Apparently, one of the main rules of corporate level lawsuits is if you at first don’t get your way, try, try again until you find a judge that agrees with your constant complaining. Just ask Viacom and YouTube, or, well, just Viacom if you want to be specific, because YouTube is not the catalyst for bringing this story back into the public’s eye.
In case you’ve forgotten, when YouTube started its skyrocket ascent, Viacom was displeased with their content being available — for free — on YouTube’s servers, and so, they filed suit to have their content removed. That is an understandable, if not archaic position, one that becomes even more obtuse when you consider YouTube does indeed have a sufficient advertising model in place.
Because, let’s face it, Viacom’s position is all about getting paid when people view their content.
Digression aside, in 2010, a judge ruled that YouTube was given “safe harbor” protection, which essentially means as long as YouTube removes the offending content, it’s not YouTube’s fault if one of their users is responsible for uploading it, which makes perfect sense in the rational world. Unfortunately, that’s not the world Viacom resides in. No, being a corporate juggernaut, Viacom’s concern is for one thing and one thing only: profit.
Because of that, Viacom is working their asses off in an effort to find an appeals judge who agrees with them, and so, here we go again with the appeals process, one that says, “please, judge, make YouTube liable so we can have some of their money.” A snippet from PaidContent.org details Viacom’s position quite nicely:
What do Viacom and the other plaintiffs want?
Viacom wants the panel to declare that the judge made an error when he stated that the safe harbor protection applies to YouTube. According to lawyers from Jenner & Block, YouTube forfeited its right to the safe harbor because it did not make an honest effort to stop the clips from being uploaded and instead focused on growing its online video business at the expense of content owners.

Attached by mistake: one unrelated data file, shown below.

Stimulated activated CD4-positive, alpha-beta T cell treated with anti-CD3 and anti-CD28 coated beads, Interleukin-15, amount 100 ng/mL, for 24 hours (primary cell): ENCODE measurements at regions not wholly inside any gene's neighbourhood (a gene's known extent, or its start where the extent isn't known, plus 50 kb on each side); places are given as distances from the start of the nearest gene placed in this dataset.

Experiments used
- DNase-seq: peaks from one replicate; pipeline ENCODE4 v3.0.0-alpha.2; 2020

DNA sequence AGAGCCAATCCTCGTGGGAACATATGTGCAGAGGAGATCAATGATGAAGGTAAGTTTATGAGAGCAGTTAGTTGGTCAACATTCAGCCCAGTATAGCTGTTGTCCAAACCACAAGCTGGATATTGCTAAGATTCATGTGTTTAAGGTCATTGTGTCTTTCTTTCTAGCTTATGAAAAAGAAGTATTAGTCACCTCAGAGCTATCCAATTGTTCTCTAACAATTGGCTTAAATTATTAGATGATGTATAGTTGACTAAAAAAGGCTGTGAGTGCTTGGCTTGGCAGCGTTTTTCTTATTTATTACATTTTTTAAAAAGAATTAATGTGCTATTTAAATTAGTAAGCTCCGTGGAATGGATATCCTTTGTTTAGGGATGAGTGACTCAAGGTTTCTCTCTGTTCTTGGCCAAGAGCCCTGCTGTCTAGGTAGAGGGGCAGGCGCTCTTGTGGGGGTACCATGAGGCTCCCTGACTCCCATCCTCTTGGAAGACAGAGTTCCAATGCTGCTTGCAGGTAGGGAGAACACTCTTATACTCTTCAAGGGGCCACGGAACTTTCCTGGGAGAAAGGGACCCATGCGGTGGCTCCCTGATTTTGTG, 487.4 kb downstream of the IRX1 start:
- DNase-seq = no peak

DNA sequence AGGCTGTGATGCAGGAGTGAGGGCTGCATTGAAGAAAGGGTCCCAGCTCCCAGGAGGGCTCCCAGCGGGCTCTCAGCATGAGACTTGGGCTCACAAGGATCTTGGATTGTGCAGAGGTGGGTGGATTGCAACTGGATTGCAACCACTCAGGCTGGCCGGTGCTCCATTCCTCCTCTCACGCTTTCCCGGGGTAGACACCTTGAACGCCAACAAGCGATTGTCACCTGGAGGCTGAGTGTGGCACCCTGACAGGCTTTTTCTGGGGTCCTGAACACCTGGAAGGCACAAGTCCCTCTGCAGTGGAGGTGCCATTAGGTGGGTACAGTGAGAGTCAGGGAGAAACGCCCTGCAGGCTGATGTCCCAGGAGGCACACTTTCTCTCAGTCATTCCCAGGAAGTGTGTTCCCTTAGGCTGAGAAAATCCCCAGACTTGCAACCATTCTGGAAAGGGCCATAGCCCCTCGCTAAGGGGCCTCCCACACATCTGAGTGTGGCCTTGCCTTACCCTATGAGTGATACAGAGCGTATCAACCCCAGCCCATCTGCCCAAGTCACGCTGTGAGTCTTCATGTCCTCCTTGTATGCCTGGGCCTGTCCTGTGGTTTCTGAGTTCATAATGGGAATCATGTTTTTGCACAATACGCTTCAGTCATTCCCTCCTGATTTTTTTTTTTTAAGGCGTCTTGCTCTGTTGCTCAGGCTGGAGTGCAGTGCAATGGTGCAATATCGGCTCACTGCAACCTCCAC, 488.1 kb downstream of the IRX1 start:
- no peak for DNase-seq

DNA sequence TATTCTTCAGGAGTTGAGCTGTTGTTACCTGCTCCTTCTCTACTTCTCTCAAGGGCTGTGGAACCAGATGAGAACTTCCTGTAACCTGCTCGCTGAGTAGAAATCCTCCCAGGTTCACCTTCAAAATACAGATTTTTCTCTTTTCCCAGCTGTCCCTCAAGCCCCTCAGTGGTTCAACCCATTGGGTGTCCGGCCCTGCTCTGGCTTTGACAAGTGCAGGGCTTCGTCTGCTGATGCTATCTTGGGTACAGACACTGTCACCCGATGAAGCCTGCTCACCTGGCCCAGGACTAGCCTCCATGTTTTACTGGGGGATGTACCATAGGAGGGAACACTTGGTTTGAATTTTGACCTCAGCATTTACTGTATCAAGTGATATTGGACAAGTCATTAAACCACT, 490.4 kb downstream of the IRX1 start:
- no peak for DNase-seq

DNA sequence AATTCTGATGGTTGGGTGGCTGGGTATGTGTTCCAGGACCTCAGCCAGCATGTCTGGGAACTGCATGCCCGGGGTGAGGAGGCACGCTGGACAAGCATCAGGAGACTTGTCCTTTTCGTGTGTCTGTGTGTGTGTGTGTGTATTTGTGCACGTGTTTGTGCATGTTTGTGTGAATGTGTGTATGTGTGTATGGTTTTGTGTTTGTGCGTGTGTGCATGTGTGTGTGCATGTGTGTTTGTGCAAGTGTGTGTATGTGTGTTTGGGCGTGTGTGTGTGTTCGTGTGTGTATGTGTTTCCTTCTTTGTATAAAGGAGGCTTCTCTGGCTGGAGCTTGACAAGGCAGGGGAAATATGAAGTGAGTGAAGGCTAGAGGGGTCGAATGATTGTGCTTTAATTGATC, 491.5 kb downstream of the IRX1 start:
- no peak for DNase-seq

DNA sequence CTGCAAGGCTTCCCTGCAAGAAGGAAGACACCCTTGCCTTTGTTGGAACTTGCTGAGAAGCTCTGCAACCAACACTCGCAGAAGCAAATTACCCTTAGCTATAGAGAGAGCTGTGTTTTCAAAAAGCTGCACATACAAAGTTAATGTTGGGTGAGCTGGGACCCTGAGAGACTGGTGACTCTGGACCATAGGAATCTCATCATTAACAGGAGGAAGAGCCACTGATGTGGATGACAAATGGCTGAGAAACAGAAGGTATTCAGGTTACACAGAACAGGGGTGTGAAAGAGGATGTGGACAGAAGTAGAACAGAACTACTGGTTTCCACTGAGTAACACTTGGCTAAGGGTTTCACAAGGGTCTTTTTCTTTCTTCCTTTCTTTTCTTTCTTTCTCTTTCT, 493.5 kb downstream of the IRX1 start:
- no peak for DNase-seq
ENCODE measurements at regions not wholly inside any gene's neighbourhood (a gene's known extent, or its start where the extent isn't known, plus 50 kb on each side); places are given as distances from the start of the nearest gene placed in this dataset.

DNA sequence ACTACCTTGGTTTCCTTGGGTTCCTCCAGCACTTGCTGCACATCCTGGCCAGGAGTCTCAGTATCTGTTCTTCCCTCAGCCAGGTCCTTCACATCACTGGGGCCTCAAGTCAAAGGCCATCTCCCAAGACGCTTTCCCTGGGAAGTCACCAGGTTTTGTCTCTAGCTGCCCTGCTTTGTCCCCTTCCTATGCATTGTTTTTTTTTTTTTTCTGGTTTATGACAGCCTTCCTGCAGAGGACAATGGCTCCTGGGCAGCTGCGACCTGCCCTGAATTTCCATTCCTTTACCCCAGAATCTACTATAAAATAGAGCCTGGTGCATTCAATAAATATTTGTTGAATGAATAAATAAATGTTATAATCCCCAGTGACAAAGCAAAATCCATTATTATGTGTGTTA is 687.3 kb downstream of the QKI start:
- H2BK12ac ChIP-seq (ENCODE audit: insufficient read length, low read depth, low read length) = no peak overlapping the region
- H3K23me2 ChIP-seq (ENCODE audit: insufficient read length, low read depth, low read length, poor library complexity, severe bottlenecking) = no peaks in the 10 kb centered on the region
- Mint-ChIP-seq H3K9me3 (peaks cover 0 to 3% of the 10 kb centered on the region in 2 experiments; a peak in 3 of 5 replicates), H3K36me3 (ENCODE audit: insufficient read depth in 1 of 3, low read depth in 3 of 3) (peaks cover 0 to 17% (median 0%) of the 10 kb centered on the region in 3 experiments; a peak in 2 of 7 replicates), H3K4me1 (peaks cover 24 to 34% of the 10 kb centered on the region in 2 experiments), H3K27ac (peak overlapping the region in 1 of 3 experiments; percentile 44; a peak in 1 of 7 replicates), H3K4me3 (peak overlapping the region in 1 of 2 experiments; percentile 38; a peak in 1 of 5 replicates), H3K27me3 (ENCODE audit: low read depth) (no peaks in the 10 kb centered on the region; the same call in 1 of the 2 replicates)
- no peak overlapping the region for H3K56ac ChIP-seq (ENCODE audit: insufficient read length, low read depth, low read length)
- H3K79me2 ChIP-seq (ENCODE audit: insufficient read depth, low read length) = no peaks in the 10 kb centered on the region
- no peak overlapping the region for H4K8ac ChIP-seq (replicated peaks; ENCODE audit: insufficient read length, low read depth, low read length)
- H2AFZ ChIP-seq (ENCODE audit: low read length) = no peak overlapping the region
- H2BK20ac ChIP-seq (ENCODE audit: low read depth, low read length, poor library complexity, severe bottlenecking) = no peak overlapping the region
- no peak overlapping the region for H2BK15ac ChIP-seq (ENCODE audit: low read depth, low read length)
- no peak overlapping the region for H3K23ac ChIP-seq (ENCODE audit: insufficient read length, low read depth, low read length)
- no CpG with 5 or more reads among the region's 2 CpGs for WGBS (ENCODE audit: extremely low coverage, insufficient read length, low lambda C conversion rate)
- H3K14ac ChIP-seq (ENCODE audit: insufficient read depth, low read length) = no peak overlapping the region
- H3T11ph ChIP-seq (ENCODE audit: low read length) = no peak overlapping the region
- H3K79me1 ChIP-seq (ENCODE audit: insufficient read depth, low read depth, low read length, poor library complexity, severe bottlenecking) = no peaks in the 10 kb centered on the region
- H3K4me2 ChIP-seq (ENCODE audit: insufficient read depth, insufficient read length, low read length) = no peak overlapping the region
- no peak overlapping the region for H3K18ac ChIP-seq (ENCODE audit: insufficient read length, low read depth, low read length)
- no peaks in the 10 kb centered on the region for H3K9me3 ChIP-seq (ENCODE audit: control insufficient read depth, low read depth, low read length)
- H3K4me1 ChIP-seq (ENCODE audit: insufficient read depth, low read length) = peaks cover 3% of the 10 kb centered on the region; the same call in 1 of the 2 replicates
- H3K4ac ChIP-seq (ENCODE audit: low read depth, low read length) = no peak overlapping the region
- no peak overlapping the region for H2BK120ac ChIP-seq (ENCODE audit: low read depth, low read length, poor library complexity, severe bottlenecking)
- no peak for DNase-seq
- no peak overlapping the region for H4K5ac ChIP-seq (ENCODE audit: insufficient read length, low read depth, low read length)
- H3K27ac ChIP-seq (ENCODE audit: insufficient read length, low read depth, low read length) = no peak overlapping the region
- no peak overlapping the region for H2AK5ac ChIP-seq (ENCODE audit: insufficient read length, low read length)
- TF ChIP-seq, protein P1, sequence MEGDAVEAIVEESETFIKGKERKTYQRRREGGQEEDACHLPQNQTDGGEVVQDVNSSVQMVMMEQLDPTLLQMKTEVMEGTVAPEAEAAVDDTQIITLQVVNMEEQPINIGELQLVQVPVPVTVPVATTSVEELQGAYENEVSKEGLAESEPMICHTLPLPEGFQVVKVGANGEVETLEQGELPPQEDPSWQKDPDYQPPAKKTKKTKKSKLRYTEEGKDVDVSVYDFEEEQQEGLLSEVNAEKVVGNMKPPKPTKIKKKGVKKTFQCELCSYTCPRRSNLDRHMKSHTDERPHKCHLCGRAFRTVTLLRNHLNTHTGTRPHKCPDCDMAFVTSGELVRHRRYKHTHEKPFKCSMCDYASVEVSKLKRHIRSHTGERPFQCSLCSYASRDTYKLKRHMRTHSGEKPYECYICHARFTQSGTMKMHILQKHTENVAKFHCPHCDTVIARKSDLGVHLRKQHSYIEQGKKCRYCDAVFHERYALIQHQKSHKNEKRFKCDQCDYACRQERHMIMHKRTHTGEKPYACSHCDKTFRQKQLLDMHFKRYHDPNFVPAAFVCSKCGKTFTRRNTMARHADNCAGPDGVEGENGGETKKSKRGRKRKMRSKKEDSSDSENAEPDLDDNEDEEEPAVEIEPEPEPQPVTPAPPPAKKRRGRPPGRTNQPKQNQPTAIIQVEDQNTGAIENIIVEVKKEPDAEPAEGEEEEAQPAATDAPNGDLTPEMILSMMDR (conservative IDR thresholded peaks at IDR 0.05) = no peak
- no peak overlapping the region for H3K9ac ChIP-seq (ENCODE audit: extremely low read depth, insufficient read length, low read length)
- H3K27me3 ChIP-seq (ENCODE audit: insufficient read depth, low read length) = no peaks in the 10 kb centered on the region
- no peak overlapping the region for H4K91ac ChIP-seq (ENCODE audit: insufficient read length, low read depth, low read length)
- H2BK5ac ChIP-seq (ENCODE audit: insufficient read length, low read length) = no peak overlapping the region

Viacom is also hoping that the influential Second Circuit will provide a precedent that curtails the scope of safe harbors in general. It believes that the 1998 law has become too expansive…
Apparently, Viacom doesn’t know, or doesn’t care about the amount of content that’s uploaded to YouTube on daily basis. Or maybe Viacom thinks YouTube should be capable of seamlessly inspecting every aspect of the 48 hours worth of video that’s uploaded on a minute-by-minute basis, instead of reacting to it after a complaint has been filed.
Or, maybe Viacom just wants some of that YouTube money.
It’s funny, YouTube is a perfectly acceptable platform for Viacom to take advantage of when they release movies trailers, nor do they seem to mind when Internet properties like ClevverTV exploit Viacom properties for pageviews, like so:
The reason I used both of those trailers is because they both belong to Paramount Pictures, one of Viacom’s stronger properties. However, both of these trailers are featured on ClevverTV’s YouTube channel, meaning they get the page views and not Viacom or Paramount.
For what it’s worth, Clevver is a property that aims to keep teens hip and informed, and unless they are owned by Viacom, a distinct possibility, but it’s not indicated anywhere on Clevver’s about pages, Viacom’s stance appears hypocritical.
Apparently, it’s fine to promote their products in the form of trailers and television previews, just don’t upload video from properties Viacom makes money from. It’s also OK if the Clevver brand establishes its popularity via Viacom-owned trailers and other promotional content, however, if they upload a non-promotional clip from MTV’s Teen Wolf, then Viacom wants YouTube to be liable.
Does that make even make sense? To Viacom’s legal team, apparently so. Is it YouTube’s fault if these videos exist, even though no one has apparently filed the appropriate infringement notice?
Perhaps Viacom should be more concerned with policing their properties instead of relying on others to do it for them. If they filed the proper infringement paperwork, it’s safe to say YouTube would remove these offending clips, but instead of doing that, Viacom is once again going the litigious route.